4. Make them responsive and easily dismissable
Test your popup design and layout on all possible mobile devices. Ensure that it is not just responsive, but also works perfectly. Be it to convert or to dismiss what you’re offering, the visitor should be able to do so easily – not having to zoom in to find a close button.
5. Don’t feature promotional content on your popups, talk context
Being contextual is everything today. It is the one and only way to engage a prospect and the only way to convert as well as retain him. Then why lose the practice while implementing a popup? Following all the above, also ensure that your popup doesn’t feature promotional content. Use the opportunity to retarget the visitor with something that adds more value to him and is not just sales oriented.
6. Opt for banner popups on mobile websites
Since the announcement clearly state that the popups must not cover the main content on the website, it is a wise idea to use banner style designs instead of the ones that take the main screen. The hover banners are certainly a good idea for those who feel their audience needs a consistent push to conversion – for instance, subscribing to a blog.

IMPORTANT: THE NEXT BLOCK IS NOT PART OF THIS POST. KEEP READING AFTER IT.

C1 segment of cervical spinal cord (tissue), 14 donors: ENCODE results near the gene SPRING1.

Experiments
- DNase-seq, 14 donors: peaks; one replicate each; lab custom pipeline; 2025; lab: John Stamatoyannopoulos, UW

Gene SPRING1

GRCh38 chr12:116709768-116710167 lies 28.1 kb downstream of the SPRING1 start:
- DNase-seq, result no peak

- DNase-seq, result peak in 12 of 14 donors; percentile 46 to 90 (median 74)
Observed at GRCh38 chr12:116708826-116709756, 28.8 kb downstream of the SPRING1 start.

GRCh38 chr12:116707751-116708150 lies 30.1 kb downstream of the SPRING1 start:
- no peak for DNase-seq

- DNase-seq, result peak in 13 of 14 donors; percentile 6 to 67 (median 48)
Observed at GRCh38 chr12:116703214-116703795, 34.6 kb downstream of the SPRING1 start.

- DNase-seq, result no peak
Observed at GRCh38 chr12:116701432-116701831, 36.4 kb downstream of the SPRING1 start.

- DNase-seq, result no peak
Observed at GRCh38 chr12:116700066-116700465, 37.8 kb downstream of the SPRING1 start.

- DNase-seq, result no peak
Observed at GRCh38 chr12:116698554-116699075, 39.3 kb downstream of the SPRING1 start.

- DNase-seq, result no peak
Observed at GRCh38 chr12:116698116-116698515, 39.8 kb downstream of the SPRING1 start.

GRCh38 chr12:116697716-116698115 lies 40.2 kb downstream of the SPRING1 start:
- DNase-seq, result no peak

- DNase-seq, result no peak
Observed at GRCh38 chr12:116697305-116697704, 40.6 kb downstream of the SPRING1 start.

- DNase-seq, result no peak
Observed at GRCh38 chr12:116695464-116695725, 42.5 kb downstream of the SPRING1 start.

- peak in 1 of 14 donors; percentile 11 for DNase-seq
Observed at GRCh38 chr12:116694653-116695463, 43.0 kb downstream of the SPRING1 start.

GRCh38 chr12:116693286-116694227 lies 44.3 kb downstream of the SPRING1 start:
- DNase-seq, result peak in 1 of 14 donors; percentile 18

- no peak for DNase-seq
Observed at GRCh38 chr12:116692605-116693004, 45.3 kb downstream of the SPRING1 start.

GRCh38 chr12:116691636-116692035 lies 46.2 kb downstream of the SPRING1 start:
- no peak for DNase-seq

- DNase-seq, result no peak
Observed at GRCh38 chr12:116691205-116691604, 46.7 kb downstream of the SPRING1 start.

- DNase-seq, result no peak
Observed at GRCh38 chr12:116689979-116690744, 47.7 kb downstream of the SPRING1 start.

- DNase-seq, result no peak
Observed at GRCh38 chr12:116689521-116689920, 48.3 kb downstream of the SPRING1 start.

7. Optimize the popups for speed
If your website takes longer than 2 seconds to load, you are going to lose the visitor before he even becomes a prospect. Your mobile audience is already on the go, so if your popup is going to cause any more delay, you can be sure of them bouncing off your web page. This is why it is important that you optimize your popups for speed as well.
Since there are still a considerable number of loopholes in the official statement, we advice marketers to take a tactical approach to using popups for their mobile audience. Closely monitor your analytics and web page performance to understand where you’re losing customers and if any of the changes have significantly decreased your organic reach.
Your primary goal while trying to execute on-site retargeting on mobile, should be to continually optimize the user experience.
Considering that there are times when you’re required to nudge a customer into a micro conversion like subscription, demo, etc, what do you think are the workarounds with the current changes Google implemented?